The Civil Dozen — Part Three

Chamberlain said: “When did you eat last?”

There was no immediate answer from the mutineers. Finally one man said: “They been tryin’ to break us by not feedin’ us. We ain’t broke yet.”

Chamberlain nodded and said: “They just told us you were coming a little while ago. I’ve told the cook to butcher a steer. Hope you like it raw. There is not much time to cook. We’ve got a ways to go today and you’ll be coming with us, so you better eat hearty. The food has been set up for you back in the trees.”

No one moved. Not a single person moved. Chamberlain turned away. He thought: “What would he do if they would choose not to move?”

Finally, a scarred man stood and called out to Chamberlain. “Colonel, we got grievances. The men elected me to talk for ‘em.” “Right.” Chamberlain nodded. “You come on with me and talk. The rest of you fellas go eat.”

Chamberlain turned away and was pleased to hear the men were up and moving toward the food in the trees. He smiled at the spokesperson, extended a hand, and asked: “What’s your name?” The man stopped, looked at him for a long cold second. The hand seemed to come up against gravity, against his will. This was automatic courtesy and Chamberlain was relying on it. “Bucklin. Joseph Bucklin.” Chamberlain invited Bucklin to have coffee and then listened silently to the man’s story.

They were interrupted by the arrival of a courier. “Colonel Chamberlain, the Twentieth Maine is to move out and is instructed to take the first position in line.” Chamberlain instructed his aide to strike the tents and he turned to Bucklin. “We’re moving out. You better hurry up and go eat. Tell your men I’ll be over in a minute. I’ll think on what you said.”

His regiment was up and moving. Chamberlain shook his head. “God, I can’t shoot them. If I do that, I’ll never be able to go back to Maine when the war’s over.”

He walked slowly toward the prisoners thinking, at least, it’ll be a short speech. He stood in the shade, waited while they closed around him silently.

“I’ve been talking with Bucklin. He’s told me your problem.” Some of the men grumbled. “I don’t know what I can do about it. I’ll do what I can. I’ll look into it as soon as possible. But there’s nothing I can do today. We’re moving out in a few minutes and we’ll be marching all day. We may even be in a big fight before nightfall. But as soon as I can, I’ll do what I can.”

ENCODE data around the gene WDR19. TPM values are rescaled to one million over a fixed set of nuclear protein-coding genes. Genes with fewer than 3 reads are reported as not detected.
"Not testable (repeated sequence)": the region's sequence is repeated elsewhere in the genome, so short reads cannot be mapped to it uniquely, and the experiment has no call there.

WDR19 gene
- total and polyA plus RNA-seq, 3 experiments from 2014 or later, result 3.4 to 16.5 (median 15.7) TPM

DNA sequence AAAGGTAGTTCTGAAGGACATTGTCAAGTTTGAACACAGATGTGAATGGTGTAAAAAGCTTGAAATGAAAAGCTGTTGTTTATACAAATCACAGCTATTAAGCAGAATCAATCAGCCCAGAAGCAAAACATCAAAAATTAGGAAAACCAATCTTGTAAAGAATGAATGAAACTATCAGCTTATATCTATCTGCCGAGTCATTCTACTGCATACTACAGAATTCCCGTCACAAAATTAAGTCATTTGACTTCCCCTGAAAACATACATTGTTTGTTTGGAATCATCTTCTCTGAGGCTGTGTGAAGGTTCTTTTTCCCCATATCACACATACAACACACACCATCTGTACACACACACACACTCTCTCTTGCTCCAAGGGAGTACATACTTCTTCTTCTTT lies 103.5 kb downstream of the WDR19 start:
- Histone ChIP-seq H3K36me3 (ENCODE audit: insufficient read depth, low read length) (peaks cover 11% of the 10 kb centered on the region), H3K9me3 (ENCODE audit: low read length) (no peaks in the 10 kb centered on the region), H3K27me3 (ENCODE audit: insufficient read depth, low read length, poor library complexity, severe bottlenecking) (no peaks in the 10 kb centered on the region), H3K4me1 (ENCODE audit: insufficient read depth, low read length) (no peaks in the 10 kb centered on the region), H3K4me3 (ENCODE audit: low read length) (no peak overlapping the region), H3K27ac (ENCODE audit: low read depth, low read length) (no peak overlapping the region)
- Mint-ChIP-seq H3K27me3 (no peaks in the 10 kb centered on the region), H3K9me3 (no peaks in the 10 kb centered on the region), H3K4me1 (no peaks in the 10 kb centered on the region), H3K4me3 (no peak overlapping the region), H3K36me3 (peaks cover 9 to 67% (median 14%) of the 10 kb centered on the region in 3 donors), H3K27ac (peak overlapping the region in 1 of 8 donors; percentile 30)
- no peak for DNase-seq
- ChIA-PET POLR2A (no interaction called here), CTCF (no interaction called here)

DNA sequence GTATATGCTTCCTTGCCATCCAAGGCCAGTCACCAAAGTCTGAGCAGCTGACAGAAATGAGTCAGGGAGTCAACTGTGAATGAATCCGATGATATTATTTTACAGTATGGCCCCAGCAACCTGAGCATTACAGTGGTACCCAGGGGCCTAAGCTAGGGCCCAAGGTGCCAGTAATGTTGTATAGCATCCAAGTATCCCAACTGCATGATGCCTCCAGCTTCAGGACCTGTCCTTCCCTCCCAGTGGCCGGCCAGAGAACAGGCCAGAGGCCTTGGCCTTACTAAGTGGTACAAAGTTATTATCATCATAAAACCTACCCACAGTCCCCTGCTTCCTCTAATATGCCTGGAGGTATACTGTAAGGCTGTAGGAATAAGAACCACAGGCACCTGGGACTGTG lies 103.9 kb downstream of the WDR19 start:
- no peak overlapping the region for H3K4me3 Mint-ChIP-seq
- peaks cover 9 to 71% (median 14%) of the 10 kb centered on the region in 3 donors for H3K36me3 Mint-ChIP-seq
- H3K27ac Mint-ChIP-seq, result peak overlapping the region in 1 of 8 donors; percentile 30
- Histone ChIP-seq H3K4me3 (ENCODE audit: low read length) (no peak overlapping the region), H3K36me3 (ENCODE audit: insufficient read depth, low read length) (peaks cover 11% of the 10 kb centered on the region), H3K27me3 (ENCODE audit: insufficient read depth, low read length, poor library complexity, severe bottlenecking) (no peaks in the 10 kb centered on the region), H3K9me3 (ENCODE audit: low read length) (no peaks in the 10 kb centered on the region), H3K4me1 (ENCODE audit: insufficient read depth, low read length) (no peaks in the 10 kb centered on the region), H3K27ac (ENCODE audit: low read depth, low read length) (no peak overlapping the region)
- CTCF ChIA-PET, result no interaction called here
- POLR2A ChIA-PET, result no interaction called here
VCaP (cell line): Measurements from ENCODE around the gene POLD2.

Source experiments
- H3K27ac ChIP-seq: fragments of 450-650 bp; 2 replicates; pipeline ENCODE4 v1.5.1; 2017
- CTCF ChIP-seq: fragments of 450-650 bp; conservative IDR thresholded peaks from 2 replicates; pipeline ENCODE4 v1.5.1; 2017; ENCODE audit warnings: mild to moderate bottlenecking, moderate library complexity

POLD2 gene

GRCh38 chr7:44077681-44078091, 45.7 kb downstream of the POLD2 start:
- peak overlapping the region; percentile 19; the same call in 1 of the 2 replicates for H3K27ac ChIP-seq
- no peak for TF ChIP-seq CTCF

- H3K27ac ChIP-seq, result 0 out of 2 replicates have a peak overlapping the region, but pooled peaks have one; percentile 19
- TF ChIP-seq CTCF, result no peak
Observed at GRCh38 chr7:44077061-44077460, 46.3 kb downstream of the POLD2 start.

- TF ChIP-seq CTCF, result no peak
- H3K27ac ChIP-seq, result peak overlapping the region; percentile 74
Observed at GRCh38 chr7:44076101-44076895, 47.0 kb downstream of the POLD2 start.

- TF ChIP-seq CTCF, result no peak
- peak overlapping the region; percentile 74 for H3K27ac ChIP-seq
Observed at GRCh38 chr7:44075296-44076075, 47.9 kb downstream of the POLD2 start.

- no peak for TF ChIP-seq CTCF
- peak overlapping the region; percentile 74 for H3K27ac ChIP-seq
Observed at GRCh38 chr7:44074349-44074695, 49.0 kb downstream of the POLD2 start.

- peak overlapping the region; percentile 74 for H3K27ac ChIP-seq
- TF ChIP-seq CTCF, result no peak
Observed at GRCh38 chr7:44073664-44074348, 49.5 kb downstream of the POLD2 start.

They were silent, watching him. He did not know what it was, but when he spoke most men stopped to listen.

“I’ve been ordered to take you men with me. I’ve been told that if you don’t come I can shoot you. Well, you know I won’t do that. Not Maine men. Here’s the situation. I’ve been ordered to take you along, and that’s what I’m going to do. Under guard if necessary. But you can have your rifles if you want them. The whole Reb army is up the road waiting for us and this is no time for an argument. I tell you this: we sure can use you. We’re down below half strength and we need you, no doubt of that. But whether you fight or not is up to you. Either way, you are coming along.”

Chamberlain bowed his head, not looking at eyes, and continued. “This Regiment was formed last fall, back in Maine. There were a thousand of us then. There is not three hundred of us now. Some of us volunteered to fight for the Union. Some came because we were ashamed not to. Many of us came because it was the right thing to do. All of us have seen men die. Most of us never saw a black man back home. This is a different kind of army. If you look at history you’ll see men fight for pay, or women, or some other kind of loot. They fight for land, or because a king makes them, or just because they like killing. But we’re different. We’re an army going out to set other men free. This is free ground. All the way from here to the Pacific Ocean. No man has to bow. No man is born to royalty. Here we judge you by what you do, not by what your father was. Here you can be something. Here’s a place to build a home.”

He had nothing else to say. No one moved. “I didn’t mean to preach. But I thought you should know who we are. Go ahead and talk for a while. If you want your rifles for this fight you’ll have them back and nothing else will be said. If you won’t join us you’ll come along under guard. When this over I’ll do what I can to see that you get fair treatment. Now we have to move out.”

Chamberlain moved to the head of the column. The troops were moving slowly, patiently, preparing themselves for a long march.

His aide came riding up with a big smile. “How many are going to join us?”

Chamberlain asked. The aide said: “Would you believe it? All but six!”

—–

Part Three Lessons

There is one additional lesson that we can take from the resolution to the mutiny of the old Second Maine and apply them to ourselves:

7. Master the skill of persuasive speech.

Leadership is selling. And selling is talking. Ask yourself this: Do I have the communication skills to rise to the top? Do I have the star power to keep my company growing? Do I have the ability to persuade others?

If today is a world of change, it is also the age of the personality cult. Hollywood knows this. The political world knows this. The corporate world is learning this! Success today is more easily determined by those who possess the ability to deliver “a gravity-defying performance of style over substance” (NY Times; February 2001; re: Tony Blair).

So how do you master the skill of persuasive speech? You study the charismatic techniques of the greatest communicators and change makers in history (e.g., “Speak Like Churchill; Stand Like Lincoln” by James C. Humes). You adopt techniques such as – a power pause, a power opener, a power quote, a power parable, a power gesture, a power question, a power word, a power closer, etc. – to supply yourself with the presence, poise, and power to persuade others.

 

 

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